‘We can’t regulate this out of existence’: Senate Agriculture Committee grills CFTC chair on FTX collapse

December 1, 2022, 6:33 PM UTC
Chair Debbie Stabenow and ranking member Sen. John Boozman.
Chip Somodevilla—Getty Images

For over two hours on Thursday, the Senate Agriculture Committee pressed U.S. Commodity Futures Trading Commission Chair Rostin Behnam on the rapid crumbling of FTX, which chairwoman Debbie Stabenow (D-Mich.) attributed to an “alarming lack of internal controls and egregious governance failures.”

Both the CFTC and the Senate Agriculture Committee have been at the front of crypto regulation thanks to a bill introduced earlier this year by Stabenow and ranking member Sen. John Boozman (R-Ark.), championed by FTX founder Sam Bankman-Fried, which would empower the CFTC with increased funding and oversight over the crypto industry.

Behnam’s appearance marked the first congressional hearing since FTX, once valued at $32 billion, declared bankruptcy, with committee members aiming to make sense of possible fraud committed by Bankman-Fried and his web of companies, as well as the exchange’s relationship with the CFTC and the ability of legislation to prevent similar crises.

In her opening statement, Stabenow urged the need for regulation, a refrain heard throughout the hearing from both committee members and Behnam, formerly a top aide to Stabenow.

“The lack of clear, consistent rules has allowed crypto to flourish despite the harmful conflicts of interest and absence of responsible governance and risk management,” she said.  

While the Senate Agriculture Committee may seem a strange venue for a hearing over crypto regulation, Boozman explained its authority over commodity markets rooted in a 1922 act over grain futures. The committee’s proposed crypto bill, the Digital Commodities Consumer Protection Act (DCCPA), would expand the role of the CFTC to oversee the industry.

As Behnam repeated throughout the hearing, his commission lacks the authority to write rules and oversee cash commodity markets and is instead limited to enforcement actions after fraud or manipulation has already occurred. He highlighted the potential of his commission by pointing at one of the few entities under the FTX umbrella that did not file for bankruptcy, the clearinghouse LedgerX, noting that it was the only one registered with the CFTC.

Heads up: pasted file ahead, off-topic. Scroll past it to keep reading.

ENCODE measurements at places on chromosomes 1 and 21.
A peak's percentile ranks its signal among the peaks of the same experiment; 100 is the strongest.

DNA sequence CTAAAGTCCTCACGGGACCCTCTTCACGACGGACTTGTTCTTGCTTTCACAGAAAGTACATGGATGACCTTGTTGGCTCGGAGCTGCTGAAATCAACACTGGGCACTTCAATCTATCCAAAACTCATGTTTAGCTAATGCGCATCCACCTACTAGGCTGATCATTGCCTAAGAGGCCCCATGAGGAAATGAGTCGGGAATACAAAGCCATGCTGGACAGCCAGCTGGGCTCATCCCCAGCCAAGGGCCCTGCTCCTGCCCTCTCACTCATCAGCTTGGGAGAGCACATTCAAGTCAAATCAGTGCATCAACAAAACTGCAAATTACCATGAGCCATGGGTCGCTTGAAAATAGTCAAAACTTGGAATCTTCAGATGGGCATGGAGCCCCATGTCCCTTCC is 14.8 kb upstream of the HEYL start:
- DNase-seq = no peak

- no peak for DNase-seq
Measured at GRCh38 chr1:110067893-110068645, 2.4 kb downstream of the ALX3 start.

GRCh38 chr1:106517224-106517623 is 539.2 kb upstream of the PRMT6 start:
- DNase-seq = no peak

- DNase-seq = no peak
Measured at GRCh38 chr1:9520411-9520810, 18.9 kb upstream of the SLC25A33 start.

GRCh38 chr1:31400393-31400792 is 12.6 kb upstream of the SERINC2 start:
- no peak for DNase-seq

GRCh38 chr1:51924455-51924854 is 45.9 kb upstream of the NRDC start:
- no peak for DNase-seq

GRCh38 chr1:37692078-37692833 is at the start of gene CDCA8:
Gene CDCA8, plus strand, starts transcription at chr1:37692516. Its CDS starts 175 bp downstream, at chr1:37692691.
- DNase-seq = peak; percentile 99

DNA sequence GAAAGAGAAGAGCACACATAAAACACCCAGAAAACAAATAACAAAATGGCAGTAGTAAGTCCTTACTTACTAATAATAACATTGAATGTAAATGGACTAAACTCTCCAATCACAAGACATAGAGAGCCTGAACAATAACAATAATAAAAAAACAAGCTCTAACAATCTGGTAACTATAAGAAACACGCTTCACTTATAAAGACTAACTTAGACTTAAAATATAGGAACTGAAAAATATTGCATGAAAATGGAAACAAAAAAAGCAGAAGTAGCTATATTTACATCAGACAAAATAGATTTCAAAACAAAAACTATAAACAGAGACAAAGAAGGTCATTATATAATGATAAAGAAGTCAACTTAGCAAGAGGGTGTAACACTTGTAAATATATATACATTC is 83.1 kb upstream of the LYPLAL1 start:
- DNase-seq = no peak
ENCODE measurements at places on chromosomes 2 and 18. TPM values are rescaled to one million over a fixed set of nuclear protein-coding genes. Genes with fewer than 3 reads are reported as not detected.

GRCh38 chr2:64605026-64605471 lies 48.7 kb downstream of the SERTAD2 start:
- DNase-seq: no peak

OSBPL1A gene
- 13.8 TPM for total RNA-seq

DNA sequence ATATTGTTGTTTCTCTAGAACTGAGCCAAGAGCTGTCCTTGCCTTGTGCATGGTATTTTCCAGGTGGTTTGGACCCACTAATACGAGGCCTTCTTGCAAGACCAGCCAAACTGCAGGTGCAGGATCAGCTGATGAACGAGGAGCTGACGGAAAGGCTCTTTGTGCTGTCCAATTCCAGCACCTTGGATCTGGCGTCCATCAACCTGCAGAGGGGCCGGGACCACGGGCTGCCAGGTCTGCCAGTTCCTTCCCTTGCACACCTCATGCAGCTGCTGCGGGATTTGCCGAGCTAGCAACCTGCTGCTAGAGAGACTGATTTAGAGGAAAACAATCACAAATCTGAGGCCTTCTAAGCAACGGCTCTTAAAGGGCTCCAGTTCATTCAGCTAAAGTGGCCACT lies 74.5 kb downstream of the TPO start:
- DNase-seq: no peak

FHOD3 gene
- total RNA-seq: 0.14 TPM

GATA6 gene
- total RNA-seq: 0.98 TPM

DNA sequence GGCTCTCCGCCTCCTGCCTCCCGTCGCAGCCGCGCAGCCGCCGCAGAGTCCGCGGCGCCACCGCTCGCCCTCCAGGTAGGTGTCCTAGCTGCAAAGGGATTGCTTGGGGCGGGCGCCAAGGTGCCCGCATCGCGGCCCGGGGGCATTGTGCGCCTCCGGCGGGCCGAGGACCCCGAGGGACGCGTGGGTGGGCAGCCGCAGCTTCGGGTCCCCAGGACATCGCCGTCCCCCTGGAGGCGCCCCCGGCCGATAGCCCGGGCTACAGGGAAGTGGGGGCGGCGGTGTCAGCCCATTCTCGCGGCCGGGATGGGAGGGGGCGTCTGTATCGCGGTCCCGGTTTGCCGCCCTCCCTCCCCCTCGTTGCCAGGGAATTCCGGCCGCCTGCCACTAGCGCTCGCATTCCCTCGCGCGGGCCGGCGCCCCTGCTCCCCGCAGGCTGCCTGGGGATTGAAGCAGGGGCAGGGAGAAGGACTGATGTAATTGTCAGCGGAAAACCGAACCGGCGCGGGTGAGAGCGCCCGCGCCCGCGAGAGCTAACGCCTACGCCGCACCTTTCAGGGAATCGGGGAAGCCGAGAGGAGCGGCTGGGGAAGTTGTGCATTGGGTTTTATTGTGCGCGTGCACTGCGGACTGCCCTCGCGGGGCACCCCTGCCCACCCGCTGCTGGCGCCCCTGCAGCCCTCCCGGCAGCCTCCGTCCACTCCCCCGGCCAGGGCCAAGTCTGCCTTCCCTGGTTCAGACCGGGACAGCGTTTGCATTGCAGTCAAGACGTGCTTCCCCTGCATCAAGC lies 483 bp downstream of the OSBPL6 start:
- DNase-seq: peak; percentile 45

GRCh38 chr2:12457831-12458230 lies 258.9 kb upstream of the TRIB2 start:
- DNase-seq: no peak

The CFTC has faced criticism over its relationship with FTX and Bankman-Fried, which had an open proposal with the commission to allow users to make trades with funds borrowed directly from FTX rather than through a broker. Behnam said FTX had a “dogged desire” to get the application approved. Bankman-Fried estimated that the company had spent “tens of thousands” of hours with the commission over the proposal.

Behnam said that after an initial review of his calendar, his staff determined that he had met with Bankman-Fried 10 times, along with an unspecified number of emails and messages, which Behnam clarified was required by law and statute to respond to the application. He added that the commission spent significant time on the proposal because it had potential impact far beyond FTX. The company withdrew the application in early November amid its bankruptcy filing, although Behnam clarified that his commission was not close to a decision, still having “more questions than answers.” 

Several committee members pushed Behnam to share more transparency into the communications.  

The line of questioning ranged from the pervasive debate over whether cryptocurrencies are commodities or securities to concerns about crypto’s threat to national security, with Sen. Roger Marshall (R-Kans.) saying, “This feels like a nuclear bomb is going off.”  

With calls for increasing regulation in the wake of FTX’s collapse, most of the lawmakers focused on the role of legislation like the DCCPA. After being questioned on the potential ability of the DCCPA to prevent another FTX, Behnam said that the bill would have addressed core issues like record keeping and the commingling of customer money. He pushed for additions to the legislation around financial disclosures and conflicts of interest.

While some lawmakers have questioned the presence of cryptocurrencies—both Sen. Jon Tester (D-Mont.) and Sen. Elizabeth Warren (D-Mass.) described crypto as “bullshit” to Semafor on Thursday—Behnam emphasized that he did not believe the industry should be pushed offshore through strict regulation, pointing to the fact that FTX’s non-U.S. exchange still managed to have U.S. customers.  

“We can’t regulate this out of existence,” he told the committee.

The shadow of Bankman-Fried loomed large over the hearing, as the disgraced CEO had met with—and donated to—many of the senators on the committee, as well as advocated for the DCCPA and expanded role of the CFTC. Sen. Dick Durbin (D-Ill.) said that a reporter had told him before the hearing that Bankman-Fried had contributed to his campaign, which he said he hadn’t been aware of.  

“We ought to take the time to make sure we not only salve our consciences, but make sure that we provide the resources to get that kind of regulation,” Durbin said.

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